And yes, if you hadn’t already guessed, I went to a private school. And no, I didn’t enjoy compulsory sport. And no, I didn’t send my boys to private school. And yes, they played junior footy with local clubs. And yes, that was an imposition for us as a family. But the difference was that it was something they chose to do.

  9. johnharms says

    Everyone gets pissed and falls over at schoolies week.

  10. Cheers John, a good short circuit breaker.

    But I can see which side of the fence you are on. Schoolies week, not schoolies Saturday.

  11. I am fully aware of the control measures imposed on students at private schools but this debate seems to be based on what happens at the crème de crème end of that sector of the education industry and only in and around Melbourne. The umbrella appears to be covering all. I think there are differences. There are different cultures within the private school system(s) throughout Australia.

    I find that I am restricted in what I can say due to the expectation of political correctness. It is sometimes very hard being a committed ‘snag’ with a fair smattering of latent ‘good old boy’ as well.

    I ask this question. Would we be crossing the line if we were having a similar debate over the cultural quaintness of fundamental religious educational institution? Yes. But because of what they are and who can afford to attend private schools are always fair game. We can say or think what we want because they deserve it because they have money.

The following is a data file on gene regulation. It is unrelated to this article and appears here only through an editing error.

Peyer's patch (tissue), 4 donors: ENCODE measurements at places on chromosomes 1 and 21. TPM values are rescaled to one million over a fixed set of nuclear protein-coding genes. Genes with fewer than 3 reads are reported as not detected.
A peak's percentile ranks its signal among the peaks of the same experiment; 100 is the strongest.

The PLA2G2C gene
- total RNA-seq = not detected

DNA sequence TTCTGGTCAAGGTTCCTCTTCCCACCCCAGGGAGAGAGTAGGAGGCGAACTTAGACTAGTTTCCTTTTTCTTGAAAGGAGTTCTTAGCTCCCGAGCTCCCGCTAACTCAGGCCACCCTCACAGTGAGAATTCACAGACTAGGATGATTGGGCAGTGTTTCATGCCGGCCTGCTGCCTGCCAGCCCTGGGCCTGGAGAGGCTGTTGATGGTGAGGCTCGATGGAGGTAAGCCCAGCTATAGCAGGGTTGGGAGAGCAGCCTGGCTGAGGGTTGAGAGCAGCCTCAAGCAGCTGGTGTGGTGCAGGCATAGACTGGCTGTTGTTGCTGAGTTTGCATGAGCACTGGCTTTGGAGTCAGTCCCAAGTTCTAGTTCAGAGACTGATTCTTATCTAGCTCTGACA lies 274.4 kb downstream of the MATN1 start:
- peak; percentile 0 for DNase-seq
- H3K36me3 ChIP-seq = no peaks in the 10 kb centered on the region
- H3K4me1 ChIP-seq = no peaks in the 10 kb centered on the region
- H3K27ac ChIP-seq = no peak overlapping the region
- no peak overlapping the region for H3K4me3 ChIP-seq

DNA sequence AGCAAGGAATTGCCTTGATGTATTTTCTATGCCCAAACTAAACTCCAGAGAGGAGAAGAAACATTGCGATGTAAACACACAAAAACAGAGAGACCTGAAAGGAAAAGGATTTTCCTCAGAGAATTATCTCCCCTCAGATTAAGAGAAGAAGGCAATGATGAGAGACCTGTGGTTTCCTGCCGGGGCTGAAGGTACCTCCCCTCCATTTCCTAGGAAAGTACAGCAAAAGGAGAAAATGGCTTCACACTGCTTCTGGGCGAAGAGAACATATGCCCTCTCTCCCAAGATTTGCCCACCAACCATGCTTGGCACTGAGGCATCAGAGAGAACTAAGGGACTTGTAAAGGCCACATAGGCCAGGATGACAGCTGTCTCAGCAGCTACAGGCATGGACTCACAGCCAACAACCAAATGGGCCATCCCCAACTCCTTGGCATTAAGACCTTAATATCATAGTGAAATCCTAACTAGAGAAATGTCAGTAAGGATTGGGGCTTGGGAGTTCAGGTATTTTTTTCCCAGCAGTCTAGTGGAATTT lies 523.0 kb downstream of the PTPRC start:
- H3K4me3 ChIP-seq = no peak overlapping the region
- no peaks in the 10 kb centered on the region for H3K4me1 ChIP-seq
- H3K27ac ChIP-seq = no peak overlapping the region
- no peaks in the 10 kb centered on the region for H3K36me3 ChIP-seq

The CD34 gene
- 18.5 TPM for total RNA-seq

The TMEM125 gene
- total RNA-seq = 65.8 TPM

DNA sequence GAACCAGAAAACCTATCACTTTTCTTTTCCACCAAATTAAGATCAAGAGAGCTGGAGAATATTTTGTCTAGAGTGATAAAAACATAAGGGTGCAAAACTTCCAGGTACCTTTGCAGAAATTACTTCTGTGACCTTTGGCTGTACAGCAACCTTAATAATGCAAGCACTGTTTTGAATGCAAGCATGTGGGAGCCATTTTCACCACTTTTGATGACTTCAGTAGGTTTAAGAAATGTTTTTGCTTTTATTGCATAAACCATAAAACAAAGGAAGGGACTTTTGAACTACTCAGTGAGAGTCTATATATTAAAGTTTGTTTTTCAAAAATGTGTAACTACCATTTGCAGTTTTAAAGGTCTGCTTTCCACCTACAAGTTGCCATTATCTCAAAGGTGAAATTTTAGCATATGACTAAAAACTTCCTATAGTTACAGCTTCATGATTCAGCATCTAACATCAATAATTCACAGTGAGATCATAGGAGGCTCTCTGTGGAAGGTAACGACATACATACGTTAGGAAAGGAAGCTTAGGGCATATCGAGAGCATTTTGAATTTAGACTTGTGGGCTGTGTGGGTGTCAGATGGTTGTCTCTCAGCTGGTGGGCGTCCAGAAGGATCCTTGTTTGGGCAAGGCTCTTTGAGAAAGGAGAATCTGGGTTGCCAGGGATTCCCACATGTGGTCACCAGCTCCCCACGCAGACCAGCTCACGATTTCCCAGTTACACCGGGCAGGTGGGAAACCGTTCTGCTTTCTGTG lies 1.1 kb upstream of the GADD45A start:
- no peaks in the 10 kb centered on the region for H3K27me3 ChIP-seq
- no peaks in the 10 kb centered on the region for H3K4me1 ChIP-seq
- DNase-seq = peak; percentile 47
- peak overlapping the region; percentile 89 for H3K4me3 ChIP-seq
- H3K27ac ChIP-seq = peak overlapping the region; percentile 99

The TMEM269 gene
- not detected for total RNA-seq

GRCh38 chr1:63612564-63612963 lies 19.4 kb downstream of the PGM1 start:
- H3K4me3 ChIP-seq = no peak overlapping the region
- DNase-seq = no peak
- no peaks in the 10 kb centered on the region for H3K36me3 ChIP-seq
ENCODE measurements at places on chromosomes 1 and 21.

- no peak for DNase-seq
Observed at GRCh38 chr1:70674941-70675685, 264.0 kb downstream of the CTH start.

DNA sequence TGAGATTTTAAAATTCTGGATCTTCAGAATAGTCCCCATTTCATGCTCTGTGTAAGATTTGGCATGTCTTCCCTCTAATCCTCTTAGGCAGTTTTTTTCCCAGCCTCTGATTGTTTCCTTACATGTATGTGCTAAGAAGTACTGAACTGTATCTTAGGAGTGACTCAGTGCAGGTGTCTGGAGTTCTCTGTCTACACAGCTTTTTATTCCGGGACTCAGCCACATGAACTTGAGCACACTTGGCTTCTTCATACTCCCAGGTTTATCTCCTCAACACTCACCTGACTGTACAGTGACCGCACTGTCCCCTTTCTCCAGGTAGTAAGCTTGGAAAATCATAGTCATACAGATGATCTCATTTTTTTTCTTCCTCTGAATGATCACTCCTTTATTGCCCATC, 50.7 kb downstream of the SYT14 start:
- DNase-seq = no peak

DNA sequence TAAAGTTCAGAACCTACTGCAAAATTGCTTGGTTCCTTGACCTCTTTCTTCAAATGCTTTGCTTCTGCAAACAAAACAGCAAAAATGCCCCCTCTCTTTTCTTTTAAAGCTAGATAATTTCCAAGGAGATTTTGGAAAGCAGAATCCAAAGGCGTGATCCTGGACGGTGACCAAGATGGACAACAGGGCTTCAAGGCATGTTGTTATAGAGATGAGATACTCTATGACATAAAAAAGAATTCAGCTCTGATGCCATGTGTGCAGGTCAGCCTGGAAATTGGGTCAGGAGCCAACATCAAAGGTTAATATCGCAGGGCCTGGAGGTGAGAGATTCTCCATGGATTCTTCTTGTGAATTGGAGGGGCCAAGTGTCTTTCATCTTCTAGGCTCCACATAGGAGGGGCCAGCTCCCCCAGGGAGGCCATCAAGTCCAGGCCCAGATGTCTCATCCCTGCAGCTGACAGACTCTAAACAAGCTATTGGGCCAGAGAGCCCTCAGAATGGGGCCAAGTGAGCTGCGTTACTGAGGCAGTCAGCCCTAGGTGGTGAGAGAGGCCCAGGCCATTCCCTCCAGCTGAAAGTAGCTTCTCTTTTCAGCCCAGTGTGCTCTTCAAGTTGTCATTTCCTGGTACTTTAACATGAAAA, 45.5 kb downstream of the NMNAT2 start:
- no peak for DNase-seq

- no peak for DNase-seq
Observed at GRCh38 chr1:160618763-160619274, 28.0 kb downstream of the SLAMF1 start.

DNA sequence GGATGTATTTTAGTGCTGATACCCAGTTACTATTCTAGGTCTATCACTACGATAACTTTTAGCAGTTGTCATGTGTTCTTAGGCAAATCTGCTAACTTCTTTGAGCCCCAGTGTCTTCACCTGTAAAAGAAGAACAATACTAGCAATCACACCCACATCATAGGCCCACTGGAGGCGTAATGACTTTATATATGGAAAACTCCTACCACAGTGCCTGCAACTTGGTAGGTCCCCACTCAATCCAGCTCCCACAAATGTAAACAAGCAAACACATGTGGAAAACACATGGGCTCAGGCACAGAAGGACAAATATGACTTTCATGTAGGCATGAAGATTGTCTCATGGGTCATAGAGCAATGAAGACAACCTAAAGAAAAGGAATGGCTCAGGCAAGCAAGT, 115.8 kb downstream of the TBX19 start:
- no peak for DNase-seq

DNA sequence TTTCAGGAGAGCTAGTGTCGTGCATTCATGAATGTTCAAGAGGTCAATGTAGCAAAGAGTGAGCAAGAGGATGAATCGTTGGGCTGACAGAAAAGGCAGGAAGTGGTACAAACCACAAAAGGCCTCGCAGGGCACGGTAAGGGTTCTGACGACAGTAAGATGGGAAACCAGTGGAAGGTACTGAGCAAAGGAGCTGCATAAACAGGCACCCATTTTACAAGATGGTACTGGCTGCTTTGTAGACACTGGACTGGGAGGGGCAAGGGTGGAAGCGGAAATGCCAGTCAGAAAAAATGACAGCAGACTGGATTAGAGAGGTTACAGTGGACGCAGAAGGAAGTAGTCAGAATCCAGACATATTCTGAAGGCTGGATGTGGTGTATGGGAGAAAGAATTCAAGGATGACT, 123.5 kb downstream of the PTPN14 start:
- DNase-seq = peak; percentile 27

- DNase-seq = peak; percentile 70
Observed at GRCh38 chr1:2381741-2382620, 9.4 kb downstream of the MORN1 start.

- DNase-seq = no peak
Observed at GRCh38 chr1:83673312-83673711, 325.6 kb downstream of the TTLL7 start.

There’s the stake in the ground.

    It was my understanding that sport always used to be played on Saturdays. But that was when it was sport. It is now business. So it is 24 / 7. (Did I use that saying / I hate it).

    Sport was played on Saturdays because during the week all the daddies were at work, the mummies were tending to domestic duties (except those whose children were at private schools: they were at charity morning teas and luncheons) and all the kiddies were at school. (Except the recalcitrants who wagged and grew up to become Almanackers)

    Sport on Saturdays gave every one the chance to go along and either watch or participate. Working mummies and daddies find it hard to get off work to watch or officiate in week day sport. I know. I coached a school soccer team (at an independent school) that played on Wednesday afternoons). Every second week we had to travel 160km to the venue and then return. Fortunately I worked for myself and was able to cope, just.

    Sunday was the day of rest. It seemed to work. But sport is no longer sport.

    Some of those elitists educated in private schools may have been catalysts in the economics of sport evolution but there would be a large percentage of enterprising go getters from the wrong side of the tracks in the mix as well. The majority, me thinks.